NAME

GeoidEval -- look up geoid heights

SYNOPSIS

GeoidEval [ -n name ] [ -d dir ] [ -l ] [ -a | -c south west north east ] [ -g ] [ -z zone ] [ --msltohae ] [ --haetomsl ] [ -v ] [ --comment-delimiter commentdelim ] [ --version | -h | --help ] [ --input-file infile | --input-string instring ] [ --line-separator linesep ] [ --output-file outfile ]

DESCRIPTION

GeoidEval reads in positions on standard input and prints out the corresponding geoid heights on standard output. Optionally, it also prints the northerly and easterly gradients of the geoid height.

Positions are given as latitude and longitude, UTM/UPS, or MGRS, in any of the formats accepted by GeoConvert(1). (MGRS coordinates signify the center of the corresponding MGRS square.) If the -z option is specified then the specified zone is prepended to each line of input (which must be in UTM/UPS coordinates). This allows a file with UTM eastings and northings in a single zone to be used as standard input.

More accurate results for the geoid height are provided by Gravity(1). This utility can also compute the direction of gravity accurately.

The geoid height, N, can be used to convert a height above the ellipsoid, h, to the corresponding height above the geoid (roughly the height above mean sea level), H, using the relations

OPTIONS

-n

use geoid name instead of the default egm96-5. See "GEOIDS".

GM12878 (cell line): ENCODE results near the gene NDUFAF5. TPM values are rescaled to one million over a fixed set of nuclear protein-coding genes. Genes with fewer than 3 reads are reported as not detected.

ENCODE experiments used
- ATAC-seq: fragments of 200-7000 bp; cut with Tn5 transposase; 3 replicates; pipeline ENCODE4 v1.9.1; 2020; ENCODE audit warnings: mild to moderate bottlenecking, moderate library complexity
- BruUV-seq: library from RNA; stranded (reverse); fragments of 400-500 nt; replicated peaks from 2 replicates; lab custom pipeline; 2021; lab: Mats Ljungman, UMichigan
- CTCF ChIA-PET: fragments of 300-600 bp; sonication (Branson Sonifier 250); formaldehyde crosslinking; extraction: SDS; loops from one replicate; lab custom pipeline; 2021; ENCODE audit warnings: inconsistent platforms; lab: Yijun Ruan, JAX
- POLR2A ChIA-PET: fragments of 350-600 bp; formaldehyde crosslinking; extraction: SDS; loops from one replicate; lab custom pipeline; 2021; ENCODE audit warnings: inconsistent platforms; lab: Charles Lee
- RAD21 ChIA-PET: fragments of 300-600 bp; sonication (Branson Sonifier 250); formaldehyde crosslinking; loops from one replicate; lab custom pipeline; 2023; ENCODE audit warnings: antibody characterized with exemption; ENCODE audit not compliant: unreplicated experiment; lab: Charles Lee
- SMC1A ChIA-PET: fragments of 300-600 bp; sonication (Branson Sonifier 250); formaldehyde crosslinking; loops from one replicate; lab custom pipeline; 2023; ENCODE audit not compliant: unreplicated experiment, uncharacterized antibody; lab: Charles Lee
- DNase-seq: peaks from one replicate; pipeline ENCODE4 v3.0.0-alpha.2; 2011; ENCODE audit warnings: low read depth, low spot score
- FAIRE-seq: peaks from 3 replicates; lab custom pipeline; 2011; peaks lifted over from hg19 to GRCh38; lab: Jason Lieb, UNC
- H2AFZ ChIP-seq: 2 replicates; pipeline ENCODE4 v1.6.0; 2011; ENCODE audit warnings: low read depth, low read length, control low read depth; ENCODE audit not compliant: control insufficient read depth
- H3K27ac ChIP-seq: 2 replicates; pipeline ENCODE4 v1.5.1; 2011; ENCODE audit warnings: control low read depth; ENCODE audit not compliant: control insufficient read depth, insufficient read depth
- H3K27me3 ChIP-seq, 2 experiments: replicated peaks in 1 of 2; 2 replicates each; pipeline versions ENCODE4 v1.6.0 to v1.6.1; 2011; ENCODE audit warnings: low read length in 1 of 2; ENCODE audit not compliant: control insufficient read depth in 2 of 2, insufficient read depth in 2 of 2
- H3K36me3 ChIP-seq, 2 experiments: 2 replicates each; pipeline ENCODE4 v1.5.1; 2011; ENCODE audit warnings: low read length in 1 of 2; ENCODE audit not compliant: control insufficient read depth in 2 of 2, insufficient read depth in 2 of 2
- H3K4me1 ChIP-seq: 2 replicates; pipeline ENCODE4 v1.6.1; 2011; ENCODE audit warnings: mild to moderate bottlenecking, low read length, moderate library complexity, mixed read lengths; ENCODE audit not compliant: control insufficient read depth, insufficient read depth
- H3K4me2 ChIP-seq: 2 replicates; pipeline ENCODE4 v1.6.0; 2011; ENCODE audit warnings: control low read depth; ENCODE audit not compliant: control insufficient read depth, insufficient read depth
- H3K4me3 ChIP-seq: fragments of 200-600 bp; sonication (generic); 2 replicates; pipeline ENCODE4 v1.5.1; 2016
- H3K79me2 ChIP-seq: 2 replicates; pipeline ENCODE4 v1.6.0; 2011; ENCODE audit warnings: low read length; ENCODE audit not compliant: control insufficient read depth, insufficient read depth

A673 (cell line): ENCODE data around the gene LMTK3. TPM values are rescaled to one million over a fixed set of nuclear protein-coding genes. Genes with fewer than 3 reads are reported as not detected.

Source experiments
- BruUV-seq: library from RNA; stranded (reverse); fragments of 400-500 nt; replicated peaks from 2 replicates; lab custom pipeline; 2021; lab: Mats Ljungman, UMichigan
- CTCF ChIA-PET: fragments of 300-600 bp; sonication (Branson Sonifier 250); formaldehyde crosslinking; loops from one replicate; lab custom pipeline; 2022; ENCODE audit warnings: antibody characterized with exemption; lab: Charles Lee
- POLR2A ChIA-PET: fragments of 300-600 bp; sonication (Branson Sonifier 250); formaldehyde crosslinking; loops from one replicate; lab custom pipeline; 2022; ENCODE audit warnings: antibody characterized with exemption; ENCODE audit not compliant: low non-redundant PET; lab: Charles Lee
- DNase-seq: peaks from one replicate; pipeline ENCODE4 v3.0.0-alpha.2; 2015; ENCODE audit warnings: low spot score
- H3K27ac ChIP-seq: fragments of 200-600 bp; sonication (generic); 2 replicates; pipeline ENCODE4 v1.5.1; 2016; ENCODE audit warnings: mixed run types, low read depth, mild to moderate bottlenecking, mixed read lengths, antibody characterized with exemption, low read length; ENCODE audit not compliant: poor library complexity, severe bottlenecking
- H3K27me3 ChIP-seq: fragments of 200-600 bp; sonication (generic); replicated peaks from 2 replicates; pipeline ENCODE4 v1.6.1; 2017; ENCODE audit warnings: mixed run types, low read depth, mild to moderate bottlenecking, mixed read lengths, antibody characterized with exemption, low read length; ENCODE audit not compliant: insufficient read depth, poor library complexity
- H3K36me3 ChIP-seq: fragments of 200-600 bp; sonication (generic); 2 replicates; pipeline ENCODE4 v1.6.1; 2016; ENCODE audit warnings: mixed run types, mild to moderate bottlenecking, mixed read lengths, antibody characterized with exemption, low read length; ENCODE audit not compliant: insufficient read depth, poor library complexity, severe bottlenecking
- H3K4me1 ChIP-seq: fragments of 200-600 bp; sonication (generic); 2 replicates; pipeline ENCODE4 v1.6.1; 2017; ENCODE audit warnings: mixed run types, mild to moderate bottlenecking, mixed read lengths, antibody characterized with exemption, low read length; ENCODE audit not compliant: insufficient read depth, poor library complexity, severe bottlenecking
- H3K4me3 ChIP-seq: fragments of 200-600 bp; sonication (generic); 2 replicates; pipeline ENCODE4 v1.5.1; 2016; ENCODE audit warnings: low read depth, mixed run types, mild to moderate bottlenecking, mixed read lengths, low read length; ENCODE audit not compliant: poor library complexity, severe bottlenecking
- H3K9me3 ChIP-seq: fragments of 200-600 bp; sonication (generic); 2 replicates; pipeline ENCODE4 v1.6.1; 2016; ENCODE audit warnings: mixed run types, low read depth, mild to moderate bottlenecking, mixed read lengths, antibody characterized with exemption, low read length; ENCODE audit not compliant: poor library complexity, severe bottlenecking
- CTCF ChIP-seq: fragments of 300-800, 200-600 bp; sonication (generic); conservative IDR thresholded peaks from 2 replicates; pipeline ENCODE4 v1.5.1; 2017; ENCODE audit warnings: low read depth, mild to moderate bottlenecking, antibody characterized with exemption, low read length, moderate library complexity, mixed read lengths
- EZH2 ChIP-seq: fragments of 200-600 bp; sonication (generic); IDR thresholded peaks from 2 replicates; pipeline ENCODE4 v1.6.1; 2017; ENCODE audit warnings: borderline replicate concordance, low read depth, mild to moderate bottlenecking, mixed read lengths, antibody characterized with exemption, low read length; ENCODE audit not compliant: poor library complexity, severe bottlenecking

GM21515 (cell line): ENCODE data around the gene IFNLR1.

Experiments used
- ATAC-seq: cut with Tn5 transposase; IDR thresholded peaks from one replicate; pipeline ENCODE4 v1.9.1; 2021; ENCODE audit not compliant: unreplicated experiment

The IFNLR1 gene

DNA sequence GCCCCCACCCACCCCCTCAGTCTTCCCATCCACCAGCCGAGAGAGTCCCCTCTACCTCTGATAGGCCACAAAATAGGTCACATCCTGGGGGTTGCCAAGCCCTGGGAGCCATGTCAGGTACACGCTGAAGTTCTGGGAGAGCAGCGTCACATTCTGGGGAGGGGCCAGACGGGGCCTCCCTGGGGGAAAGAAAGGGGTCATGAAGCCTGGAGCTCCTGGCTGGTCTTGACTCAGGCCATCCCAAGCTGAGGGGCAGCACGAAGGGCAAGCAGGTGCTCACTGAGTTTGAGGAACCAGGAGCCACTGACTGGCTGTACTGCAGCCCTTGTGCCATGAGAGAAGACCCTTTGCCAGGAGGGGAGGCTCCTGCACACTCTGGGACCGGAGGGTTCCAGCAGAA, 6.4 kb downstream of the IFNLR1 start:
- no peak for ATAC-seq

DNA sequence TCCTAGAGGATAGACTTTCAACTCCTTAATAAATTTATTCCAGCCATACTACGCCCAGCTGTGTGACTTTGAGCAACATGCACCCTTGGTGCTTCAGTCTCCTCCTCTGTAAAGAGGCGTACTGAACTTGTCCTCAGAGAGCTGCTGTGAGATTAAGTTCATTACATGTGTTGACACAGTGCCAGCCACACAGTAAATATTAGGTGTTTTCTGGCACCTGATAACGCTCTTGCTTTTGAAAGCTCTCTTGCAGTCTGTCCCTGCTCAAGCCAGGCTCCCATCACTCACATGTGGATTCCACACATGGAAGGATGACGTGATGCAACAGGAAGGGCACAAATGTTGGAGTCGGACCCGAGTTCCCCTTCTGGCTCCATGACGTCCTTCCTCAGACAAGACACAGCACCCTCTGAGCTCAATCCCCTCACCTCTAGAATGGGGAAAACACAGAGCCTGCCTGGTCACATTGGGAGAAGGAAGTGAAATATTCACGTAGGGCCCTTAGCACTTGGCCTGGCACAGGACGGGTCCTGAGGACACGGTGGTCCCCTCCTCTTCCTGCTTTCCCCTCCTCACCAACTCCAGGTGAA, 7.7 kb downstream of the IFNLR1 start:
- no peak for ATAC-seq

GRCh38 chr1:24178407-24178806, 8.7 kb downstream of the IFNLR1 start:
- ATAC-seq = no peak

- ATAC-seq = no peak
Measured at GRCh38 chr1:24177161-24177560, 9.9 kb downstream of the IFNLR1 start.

-d

read geoid data from dir instead of the default. See "GEOIDS".

-l

use bilinear interpolation instead of cubic. See "INTERPOLATION".

-a

cache the entire data set in memory. See "CACHE".

-c

cache the data bounded by south west north east in memory. See "CACHE".

-g

print the northerly and easterly gradients after the geoid height (i.e., the rate at which the geoid height changes per unit distance along the WGS84 ellipsoid in the specified directions). As a result of the way that the geoid data is stored, the calculation of gradients can result in large quantization errors. This is particularly acute at high latitudes and for the easterly gradient.

-z

prefix each line of input by zone, e.g., 38n. This should be used when the input consists of UTM/UPS eastings and northings.

--msltohae

standard input should include a final token on each line which is treated as a height (in meters) above the geoid and the output echoes the input line with the height converted to height above ellipsoid (HAE). If -z zone is specified then the third token is treated as the height; this makes it possible to convert LIDAR data where each line consists of: easting northing height intensity.

--haetomsl

this is similar to --msltohae except that the height token is treated as a height (in meters) above the ellipsoid and the output echoes the input line with the height converted to height above the geoid (MSL).

-v

print information about the geoid on standard error before processing the input.

--comment-delimiter

set the comment delimiter to commentdelim (e.g., "#" or "//"). If set, the input lines will be scanned for this delimiter and, if found, the delimiter and the rest of the line will be removed prior to processing and subsequently appended to the output line (separated by a space).